Qusay Hussein arrived at John F. Kennedy airport in New York City six years ago with no idea how to get where he was going. He had come a long way from his home in the remote desert city of Hatra, Iraq. He was traveling alone with a badge pinned to his shirt that read, “I don’t speak English.” He also could not see, blinded by a suicide bombing years earlier. A woman touched his shoulder and, speaking in Arabic, asked if he needed help. “I told her, ‘I’m going to Texas—but I don’t know where it is,’” said Qusay.
A few days later, Qusay landed in Austin, where he was enrolled in a program with Refugee Services of Texas. His caseworker drove him to a small studio apartment in North Lamar. He left Qusay with some food and a warning: “Do not open the door for anyone.” He locked the door, took the key, and left. Qusay was too scared to even open the windows. “I spent many nights crying,” he said. “I wished I’d listened to my dad.” Qusay’s father did not want him to move to the United States for many reasons, not least because he thought it was too dangerous.
Qusay was born in the small village of Abujna in northern Iraq. He is the middle child of seven siblings—six boys and one girl. When he was about 15, Qusay’s family left the farm where he had spent his childhood and moved to Hatra, an ancient fortified city and UNESCO World Heritage site.
In Hatra, Qusay remembers the houses built wall-to-wall, streets full of children, and backyards alive with neighbors playing cards and dominos until dawn. From 7 a.m. until midday, Qusay and his brother worked for the United States Army building security checkpoints. After work, he went straight to school. In the evenings, Qusay and his friends would gather at a nearby field to play volleyball. In the beginning they had no net or ball, so they used a rope tied between two poles and whatever round object they could find.
On August 3, 2006, the air was thick with heat and dust as usual, but the stadium was still packed with people from all over town cheering on the teams. Toward the end of the game, Qusay noticed a pickup truck drive onto the field carrying what looked like sacks of grain. He remembers making eye contact with the driver as he grinned and blasted the horn, just before detonating the explosives. Qusay fell face-first on the ground. He felt his nose break, and the taste of blood filled his mouth. He stood up to run away but shrapnel threw him back to the ground. Everything went black.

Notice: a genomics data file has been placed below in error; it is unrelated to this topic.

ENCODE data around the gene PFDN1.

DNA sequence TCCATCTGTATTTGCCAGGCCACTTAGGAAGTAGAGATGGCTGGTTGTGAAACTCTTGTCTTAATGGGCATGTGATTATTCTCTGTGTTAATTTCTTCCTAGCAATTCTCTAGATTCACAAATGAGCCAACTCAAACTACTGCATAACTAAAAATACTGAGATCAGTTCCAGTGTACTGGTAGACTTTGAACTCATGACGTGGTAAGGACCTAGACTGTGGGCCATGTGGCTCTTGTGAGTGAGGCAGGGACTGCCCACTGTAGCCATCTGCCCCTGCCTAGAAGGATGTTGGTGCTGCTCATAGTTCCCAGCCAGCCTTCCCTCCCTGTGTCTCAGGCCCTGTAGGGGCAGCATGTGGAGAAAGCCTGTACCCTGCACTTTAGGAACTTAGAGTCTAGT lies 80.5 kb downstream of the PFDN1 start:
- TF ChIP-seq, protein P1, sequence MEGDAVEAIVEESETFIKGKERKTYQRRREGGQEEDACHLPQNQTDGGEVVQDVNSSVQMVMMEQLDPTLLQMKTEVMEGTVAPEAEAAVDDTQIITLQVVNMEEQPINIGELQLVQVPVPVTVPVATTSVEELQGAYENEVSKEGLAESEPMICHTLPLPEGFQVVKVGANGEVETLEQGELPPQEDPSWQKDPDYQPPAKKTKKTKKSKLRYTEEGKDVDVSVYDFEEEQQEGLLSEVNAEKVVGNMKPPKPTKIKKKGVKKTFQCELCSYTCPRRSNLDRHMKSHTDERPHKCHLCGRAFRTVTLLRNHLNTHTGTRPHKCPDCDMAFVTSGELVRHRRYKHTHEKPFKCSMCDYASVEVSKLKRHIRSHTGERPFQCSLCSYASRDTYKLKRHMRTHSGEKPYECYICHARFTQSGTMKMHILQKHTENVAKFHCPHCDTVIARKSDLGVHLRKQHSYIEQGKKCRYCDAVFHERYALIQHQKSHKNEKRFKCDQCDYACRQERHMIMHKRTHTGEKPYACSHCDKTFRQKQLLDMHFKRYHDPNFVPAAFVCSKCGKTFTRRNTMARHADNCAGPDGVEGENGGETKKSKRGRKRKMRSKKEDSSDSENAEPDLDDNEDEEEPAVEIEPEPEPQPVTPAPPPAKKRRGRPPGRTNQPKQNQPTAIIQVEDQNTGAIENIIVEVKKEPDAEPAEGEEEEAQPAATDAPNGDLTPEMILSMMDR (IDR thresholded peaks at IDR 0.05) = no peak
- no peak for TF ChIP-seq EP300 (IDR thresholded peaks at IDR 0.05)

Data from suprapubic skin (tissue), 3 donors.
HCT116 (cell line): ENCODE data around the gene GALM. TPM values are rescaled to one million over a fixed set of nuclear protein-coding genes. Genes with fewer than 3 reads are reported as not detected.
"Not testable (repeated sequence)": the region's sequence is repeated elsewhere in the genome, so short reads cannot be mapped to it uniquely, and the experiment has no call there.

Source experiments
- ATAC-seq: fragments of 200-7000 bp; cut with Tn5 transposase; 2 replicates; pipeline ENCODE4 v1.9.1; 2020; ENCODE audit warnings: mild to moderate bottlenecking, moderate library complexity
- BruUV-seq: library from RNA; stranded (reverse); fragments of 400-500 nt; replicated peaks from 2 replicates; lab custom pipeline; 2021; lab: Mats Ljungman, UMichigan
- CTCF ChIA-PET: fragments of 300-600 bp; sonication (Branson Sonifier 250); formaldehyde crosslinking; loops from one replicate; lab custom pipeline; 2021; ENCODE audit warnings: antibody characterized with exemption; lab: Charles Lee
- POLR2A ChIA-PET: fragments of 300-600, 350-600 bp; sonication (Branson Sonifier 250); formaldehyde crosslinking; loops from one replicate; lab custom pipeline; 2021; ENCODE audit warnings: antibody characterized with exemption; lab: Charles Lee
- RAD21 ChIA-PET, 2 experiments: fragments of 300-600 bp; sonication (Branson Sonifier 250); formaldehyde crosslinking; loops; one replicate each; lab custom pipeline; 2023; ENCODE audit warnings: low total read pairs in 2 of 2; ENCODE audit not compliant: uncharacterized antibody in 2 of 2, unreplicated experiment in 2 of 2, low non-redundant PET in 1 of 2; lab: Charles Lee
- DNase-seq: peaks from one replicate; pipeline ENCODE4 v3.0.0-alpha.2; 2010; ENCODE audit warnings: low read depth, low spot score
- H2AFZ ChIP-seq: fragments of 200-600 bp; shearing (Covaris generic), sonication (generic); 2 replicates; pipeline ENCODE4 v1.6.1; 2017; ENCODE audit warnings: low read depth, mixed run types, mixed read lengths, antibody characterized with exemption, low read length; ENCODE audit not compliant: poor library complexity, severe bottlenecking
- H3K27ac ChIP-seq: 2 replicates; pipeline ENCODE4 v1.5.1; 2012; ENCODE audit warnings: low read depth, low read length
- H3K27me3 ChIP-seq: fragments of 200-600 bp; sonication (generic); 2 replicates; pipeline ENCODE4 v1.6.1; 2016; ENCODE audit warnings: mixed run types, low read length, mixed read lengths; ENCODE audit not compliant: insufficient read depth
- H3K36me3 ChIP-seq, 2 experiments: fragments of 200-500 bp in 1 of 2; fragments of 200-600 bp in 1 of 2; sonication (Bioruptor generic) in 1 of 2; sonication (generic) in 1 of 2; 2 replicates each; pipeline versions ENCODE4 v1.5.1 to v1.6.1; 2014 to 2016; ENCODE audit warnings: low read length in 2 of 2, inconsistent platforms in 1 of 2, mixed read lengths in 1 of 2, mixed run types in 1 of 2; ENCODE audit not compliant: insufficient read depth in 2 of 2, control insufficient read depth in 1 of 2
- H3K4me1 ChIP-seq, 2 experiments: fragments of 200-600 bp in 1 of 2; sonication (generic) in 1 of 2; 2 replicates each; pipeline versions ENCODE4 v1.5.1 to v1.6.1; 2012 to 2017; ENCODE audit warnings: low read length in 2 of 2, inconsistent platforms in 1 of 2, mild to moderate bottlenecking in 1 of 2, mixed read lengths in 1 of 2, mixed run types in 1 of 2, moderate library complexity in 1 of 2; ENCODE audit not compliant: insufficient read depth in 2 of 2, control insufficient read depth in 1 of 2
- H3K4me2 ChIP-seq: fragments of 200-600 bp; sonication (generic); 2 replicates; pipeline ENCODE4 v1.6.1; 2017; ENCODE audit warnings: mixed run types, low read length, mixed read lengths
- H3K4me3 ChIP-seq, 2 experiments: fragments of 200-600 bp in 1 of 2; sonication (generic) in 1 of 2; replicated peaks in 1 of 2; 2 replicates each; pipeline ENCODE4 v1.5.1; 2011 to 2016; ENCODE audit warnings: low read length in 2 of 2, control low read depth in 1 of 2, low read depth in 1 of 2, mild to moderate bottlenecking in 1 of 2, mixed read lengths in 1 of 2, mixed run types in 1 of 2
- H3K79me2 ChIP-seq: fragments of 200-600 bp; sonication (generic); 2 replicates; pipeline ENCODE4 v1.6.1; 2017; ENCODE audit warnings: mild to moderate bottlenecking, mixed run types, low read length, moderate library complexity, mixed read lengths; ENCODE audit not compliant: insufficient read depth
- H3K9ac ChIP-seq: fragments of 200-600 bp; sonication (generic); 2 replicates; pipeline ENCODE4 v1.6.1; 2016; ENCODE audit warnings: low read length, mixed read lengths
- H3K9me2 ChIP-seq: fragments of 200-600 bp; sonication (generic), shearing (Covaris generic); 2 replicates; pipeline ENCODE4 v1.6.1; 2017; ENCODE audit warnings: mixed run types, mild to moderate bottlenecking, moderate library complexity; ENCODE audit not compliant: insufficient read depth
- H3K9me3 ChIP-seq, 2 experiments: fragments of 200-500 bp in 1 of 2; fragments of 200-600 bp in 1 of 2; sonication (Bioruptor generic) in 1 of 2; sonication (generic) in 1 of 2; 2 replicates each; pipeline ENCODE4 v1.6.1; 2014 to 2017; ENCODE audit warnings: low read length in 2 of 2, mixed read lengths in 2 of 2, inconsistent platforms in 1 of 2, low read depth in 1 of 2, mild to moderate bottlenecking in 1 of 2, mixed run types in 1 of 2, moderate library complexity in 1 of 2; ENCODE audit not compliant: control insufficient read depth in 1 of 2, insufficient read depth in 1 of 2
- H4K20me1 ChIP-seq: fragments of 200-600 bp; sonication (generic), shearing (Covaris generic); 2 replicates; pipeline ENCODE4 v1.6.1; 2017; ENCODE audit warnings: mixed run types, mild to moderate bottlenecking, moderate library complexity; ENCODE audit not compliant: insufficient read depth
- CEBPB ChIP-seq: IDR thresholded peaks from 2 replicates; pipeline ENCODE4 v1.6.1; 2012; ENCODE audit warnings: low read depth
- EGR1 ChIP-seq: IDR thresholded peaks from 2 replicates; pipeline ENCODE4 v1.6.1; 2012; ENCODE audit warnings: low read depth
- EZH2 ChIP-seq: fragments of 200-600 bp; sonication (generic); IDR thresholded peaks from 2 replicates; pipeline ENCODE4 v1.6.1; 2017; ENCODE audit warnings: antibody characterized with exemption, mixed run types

Fifty-six people were injured, and 16 people were killed, including Qusay’s childhood friend Ibrahim. The wounded were piled into cars and trunks, on top of groceries, wherever they could fit. The convoy carried the injured to the nearest clinic in the center of Hatra, staffed by just one doctor and a handful of nurses. They were completely overwhelmed. The doctor took one look at Qusay and told his father that he only had half an hour left to live. “Go and take care of your other kids,” said the doctor, as two of Qusay’s brothers were also injured in the blast.
Qusay was left on the cold, hard floor of a quiet room where other bodies were waiting to be collected by families. His mouth and throat were clogged with blood. He couldn’t breathe through his nose, and he couldn’t see. Later that evening, after tending to his other sons, Qusay’s father came back to the clinic to collect the body. He entered the room, sobbing, unable to find his son. Qusay heard him and cried out, “Dad, don’t leave me here or I will die!” His father followed the voice to an unrecognizable figure—Qusay had lost his nose, right cheek, and half his skull in the blast. He was just 17 years old.
Qusay woke up. Panicked and confused, he started pulling himself free from the maze of tubes he felt all over his face and body. He had been in a coma for 12 days. Desperately thirsty, he asked the nurse for water: “Maye, maye,” was all he could say. The nurse dabbed his bottom lip with a wet cotton ball; his top lip was gone, and his stomach could not handle more than a few drops at a time. Every day Qusay asked the nurse, “Can you open my eyes?” Each time she replied, “Not today.”